And take…the sword of the Spirit, which is the word of God. Ephesians 6:17
Volume 17, Number
In this issue:
Do Not Harden Your Heart
Joe R. Price
The church is God’s house or family (Heb. 3:6; 1 Tim. 3:15). What a blessing that is! As God’s house we bear the responsibility of service. Hebrews 3:6 says we are God’s house “if we hold fast the confidence and the rejoicing of the hope firm to the end.” Christians must continue in steadfast faithfulness to God in order to be finally blessed. The inspired writer used Israel in the wilderness to teach us about maintaining a diligent faith (Heb. 3:7-19). He taught us how to avoid hardening our hearts against God. We are in danger of falling away from God if we fail to do so. Here are four things that harden the heart:
Delay (Heb. 3:7-8). “Today, if you will hear His voice, do not harden your hearts as in the rebellion....” Israel was slow to trust and obey God. Israel repeatedly made trial of God by failing to trust in His power to save and sustain them. They said, “is the Lord among us or not?” (Exo. 17:7). Shall you also harden yourself against God by failing to see the power and presence of God on behalf of His house, the church (Eph. 3:14-21)? Seize the moment to yield your stubborn will to His. Otherwise, your heart will surely grow tired of calls to faithfulness, and you will be lost in your sinful delay. God is always ready to save; be ready to obey.
Doubt (Heb. 3:8-9). Israel doubted God’s power in the wilderness (Heb. 3:8-9). They had seen His might in Egypt and in their flight from the Egyptians. Yet, they hesitated to fully trust Him. Their hearts became unresponsive to God’s call of obedience and faith. You should not doubt God - neither His love, His power, His truth, nor anything else that comes from Him. Build your faith on the knowledge of God’s unfailing faithfulness (Rom. 10:17; Heb. 11:1).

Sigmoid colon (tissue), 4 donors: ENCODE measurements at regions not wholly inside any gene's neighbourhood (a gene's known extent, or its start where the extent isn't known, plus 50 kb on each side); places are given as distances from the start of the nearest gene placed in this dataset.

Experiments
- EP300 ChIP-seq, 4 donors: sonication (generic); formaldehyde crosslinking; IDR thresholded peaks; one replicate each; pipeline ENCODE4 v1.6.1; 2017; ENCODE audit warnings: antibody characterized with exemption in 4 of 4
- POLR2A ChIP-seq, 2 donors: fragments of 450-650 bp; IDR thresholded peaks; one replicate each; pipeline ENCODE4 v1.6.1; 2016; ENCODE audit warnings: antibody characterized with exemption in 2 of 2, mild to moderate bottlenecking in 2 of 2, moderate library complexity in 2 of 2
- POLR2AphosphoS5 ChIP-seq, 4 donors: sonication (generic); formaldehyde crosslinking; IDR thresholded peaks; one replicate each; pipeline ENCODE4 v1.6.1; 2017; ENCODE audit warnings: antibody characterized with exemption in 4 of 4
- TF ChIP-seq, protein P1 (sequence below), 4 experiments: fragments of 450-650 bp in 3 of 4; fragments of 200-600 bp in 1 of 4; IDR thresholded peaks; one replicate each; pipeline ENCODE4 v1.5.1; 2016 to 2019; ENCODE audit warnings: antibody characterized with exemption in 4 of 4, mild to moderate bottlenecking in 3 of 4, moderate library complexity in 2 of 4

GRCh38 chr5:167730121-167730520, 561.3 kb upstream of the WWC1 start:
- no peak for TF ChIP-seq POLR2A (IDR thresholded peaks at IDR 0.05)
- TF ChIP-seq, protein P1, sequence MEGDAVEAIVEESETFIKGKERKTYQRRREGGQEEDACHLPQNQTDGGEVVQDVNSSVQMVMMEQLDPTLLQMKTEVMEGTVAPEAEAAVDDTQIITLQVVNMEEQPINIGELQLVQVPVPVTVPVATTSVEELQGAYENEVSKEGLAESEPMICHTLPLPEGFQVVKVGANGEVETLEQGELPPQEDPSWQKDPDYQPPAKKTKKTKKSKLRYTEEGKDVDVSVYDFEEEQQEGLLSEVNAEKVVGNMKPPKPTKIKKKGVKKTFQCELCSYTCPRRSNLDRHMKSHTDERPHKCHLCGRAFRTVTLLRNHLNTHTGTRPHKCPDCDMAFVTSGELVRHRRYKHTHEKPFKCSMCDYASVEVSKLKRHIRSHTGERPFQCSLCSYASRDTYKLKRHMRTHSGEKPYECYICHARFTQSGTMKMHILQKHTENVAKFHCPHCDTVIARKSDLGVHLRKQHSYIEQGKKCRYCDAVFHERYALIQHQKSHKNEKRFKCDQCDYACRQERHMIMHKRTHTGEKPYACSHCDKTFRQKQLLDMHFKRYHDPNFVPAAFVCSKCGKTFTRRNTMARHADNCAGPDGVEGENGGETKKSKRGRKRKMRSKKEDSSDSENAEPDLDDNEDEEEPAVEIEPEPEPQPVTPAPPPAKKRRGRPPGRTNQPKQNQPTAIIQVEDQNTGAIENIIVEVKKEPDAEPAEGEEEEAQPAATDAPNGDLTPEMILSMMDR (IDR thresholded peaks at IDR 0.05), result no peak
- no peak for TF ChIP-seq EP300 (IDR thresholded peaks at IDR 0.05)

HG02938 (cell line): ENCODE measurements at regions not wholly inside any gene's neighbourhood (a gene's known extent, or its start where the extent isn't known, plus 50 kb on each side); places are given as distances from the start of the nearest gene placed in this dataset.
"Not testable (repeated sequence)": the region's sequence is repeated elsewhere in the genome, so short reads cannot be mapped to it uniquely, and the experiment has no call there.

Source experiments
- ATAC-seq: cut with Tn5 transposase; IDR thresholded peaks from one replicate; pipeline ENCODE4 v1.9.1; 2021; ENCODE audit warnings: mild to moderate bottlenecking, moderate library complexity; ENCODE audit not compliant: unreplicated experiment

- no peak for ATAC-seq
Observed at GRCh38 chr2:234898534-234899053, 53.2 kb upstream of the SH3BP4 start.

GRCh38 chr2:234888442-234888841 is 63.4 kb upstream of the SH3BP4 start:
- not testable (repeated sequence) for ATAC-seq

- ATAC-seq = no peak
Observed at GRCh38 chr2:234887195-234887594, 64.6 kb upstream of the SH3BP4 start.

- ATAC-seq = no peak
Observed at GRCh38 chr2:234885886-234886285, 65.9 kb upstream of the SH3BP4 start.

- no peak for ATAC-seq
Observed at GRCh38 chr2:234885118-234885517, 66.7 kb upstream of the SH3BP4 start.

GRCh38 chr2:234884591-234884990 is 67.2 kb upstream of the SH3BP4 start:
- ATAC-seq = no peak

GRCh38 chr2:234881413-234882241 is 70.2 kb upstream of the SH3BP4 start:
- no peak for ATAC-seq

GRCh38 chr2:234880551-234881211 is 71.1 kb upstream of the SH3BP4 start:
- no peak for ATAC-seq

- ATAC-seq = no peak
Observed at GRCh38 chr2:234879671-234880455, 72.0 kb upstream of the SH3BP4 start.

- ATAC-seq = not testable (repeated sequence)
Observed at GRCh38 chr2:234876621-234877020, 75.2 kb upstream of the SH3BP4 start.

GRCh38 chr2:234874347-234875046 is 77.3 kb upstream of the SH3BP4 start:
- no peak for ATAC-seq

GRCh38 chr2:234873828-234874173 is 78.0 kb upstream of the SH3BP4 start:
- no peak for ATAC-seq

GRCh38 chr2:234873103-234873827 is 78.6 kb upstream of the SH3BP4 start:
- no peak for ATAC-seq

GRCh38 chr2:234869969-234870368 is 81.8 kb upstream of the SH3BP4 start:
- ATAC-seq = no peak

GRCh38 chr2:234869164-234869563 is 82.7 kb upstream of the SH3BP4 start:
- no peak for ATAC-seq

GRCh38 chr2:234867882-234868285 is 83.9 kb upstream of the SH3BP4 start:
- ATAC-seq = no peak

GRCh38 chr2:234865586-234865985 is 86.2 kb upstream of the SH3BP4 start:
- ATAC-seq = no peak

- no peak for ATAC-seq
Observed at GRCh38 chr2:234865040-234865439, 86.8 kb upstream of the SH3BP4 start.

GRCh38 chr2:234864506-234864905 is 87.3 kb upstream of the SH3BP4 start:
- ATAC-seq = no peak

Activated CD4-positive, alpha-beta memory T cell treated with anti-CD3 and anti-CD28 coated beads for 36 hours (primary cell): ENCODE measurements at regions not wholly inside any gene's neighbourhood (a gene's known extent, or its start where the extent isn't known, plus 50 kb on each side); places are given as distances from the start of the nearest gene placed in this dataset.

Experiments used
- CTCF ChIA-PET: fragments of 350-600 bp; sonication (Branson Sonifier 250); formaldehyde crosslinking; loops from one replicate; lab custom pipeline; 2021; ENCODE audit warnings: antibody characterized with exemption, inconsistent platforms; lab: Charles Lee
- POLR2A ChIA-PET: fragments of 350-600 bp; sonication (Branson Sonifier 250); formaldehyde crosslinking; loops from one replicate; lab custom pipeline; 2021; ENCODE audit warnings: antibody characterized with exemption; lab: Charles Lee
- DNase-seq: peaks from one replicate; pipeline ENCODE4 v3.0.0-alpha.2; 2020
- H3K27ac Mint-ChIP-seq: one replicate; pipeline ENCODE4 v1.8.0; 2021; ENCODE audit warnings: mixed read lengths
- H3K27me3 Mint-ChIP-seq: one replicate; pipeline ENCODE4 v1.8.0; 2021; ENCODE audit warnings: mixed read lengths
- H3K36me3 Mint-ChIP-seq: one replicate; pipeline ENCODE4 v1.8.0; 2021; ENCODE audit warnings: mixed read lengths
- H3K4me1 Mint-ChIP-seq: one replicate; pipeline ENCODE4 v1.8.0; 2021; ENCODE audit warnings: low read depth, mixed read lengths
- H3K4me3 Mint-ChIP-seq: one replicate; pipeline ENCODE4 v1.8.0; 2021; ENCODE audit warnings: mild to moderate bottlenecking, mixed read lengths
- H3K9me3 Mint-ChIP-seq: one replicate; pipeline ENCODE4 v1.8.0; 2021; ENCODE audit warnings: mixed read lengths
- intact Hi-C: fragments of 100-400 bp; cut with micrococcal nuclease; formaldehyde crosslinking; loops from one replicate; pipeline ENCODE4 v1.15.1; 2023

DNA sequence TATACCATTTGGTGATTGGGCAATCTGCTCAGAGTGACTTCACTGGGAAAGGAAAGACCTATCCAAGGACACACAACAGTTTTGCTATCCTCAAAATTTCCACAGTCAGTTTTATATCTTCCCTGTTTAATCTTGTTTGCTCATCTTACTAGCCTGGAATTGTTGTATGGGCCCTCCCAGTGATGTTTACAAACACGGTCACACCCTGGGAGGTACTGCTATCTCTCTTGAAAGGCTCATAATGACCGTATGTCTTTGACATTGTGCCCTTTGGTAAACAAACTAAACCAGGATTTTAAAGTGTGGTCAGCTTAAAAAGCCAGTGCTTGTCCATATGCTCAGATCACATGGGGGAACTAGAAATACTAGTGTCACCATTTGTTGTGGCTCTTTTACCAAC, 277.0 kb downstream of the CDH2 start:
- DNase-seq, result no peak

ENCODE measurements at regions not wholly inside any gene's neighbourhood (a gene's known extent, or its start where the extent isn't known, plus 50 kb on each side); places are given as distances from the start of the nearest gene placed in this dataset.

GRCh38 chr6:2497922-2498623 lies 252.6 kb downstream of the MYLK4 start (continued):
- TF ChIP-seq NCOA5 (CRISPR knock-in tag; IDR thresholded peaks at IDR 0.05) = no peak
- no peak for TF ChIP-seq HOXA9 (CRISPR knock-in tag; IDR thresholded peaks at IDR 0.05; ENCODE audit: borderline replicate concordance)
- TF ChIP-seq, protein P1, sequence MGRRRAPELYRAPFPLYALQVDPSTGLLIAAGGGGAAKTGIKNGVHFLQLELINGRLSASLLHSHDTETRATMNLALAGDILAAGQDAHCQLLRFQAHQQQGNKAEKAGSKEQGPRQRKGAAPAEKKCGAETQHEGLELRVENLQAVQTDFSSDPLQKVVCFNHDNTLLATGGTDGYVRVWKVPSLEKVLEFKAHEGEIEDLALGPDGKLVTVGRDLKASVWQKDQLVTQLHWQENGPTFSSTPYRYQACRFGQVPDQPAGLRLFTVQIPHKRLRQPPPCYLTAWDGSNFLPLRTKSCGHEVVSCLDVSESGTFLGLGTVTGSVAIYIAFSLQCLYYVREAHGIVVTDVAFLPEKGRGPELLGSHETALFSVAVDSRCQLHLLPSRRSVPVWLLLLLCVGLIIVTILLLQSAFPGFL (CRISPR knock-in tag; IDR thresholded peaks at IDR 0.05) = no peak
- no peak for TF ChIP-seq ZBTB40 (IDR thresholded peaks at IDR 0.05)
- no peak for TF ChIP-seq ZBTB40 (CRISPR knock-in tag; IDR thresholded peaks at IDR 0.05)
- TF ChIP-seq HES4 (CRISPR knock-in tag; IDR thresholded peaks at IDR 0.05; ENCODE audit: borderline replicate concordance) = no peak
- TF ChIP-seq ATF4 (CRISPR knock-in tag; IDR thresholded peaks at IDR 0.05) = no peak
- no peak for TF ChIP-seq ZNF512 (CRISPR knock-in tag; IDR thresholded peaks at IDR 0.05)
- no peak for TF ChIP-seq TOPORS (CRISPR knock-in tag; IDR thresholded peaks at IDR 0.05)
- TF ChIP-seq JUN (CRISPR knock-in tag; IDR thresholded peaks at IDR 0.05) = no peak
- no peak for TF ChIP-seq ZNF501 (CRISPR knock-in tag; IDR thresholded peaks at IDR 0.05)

Deceitfulness of sin (Heb. 3:13). Sin promises so much, but delivers pain in the end. Israel thought the golden calf would help them. They thought going back to Egypt would be a blessing. You and I can be deceived into thinking the world holds much better things than Christ has to offer. It is a lie. Do not believe it. Sin will never lead you to the promised land.
Disobedience (Heb. 3:15-19). Hearing and knowing God’s word does you no good unless you believe and obey it. In fact, when you hear and know the truth, yet persistently refuse to obey it, you are guilty of provoking God. And, you make it harder on yourself to obey Him in the future. That is the danger of hardening your heart. You reach a point where you are no longer touched by God and His word (Heb. 6:4-6). God promises rest to the faithful. Do not harden your heart.